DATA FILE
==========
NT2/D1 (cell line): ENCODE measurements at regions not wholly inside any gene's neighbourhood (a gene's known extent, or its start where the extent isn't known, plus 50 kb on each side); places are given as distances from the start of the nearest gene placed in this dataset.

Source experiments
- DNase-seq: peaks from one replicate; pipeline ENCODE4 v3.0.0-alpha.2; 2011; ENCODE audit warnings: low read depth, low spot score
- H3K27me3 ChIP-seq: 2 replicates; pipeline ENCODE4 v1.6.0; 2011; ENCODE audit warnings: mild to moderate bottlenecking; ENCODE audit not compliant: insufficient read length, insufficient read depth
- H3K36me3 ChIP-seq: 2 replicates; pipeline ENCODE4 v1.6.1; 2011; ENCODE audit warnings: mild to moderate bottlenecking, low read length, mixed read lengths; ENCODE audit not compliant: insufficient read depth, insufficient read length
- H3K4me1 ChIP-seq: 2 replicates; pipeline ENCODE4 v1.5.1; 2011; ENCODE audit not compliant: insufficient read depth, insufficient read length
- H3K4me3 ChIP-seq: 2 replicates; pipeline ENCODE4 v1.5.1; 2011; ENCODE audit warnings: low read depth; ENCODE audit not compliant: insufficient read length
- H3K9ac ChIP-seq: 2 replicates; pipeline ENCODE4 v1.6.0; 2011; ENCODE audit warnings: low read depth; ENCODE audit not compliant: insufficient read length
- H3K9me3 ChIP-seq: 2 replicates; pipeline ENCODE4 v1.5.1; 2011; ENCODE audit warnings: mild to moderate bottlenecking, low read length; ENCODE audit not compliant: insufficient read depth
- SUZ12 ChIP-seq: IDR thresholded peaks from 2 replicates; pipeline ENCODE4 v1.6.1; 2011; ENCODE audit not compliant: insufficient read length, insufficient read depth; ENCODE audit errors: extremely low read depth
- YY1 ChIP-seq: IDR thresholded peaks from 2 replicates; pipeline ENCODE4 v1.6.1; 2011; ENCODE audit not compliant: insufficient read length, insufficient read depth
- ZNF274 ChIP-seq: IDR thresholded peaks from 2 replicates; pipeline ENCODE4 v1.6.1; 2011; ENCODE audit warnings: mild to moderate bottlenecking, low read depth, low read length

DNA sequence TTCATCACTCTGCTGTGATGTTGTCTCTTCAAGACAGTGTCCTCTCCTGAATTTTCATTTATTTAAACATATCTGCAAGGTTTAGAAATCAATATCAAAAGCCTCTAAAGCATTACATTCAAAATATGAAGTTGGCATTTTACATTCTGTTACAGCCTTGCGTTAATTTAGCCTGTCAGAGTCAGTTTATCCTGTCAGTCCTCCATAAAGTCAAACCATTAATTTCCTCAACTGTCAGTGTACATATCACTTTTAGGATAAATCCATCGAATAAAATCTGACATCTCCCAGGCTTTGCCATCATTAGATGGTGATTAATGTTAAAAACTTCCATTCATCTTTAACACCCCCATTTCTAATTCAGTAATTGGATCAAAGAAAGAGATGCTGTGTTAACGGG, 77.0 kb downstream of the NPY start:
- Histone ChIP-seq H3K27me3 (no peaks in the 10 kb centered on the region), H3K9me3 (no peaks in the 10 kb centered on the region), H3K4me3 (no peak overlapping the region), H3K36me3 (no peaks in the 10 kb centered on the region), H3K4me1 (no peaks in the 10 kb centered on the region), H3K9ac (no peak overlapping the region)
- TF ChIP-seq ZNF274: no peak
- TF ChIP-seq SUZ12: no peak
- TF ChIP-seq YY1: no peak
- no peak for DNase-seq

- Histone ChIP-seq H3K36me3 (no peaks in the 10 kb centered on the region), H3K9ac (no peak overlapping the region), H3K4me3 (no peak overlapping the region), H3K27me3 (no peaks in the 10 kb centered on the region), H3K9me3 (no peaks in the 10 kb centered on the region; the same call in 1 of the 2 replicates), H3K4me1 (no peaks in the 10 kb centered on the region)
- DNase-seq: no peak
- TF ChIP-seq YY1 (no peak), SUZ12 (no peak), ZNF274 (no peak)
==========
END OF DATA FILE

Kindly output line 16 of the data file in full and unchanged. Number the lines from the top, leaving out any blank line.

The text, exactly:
- TF ChIP-seq SUZ12: no peak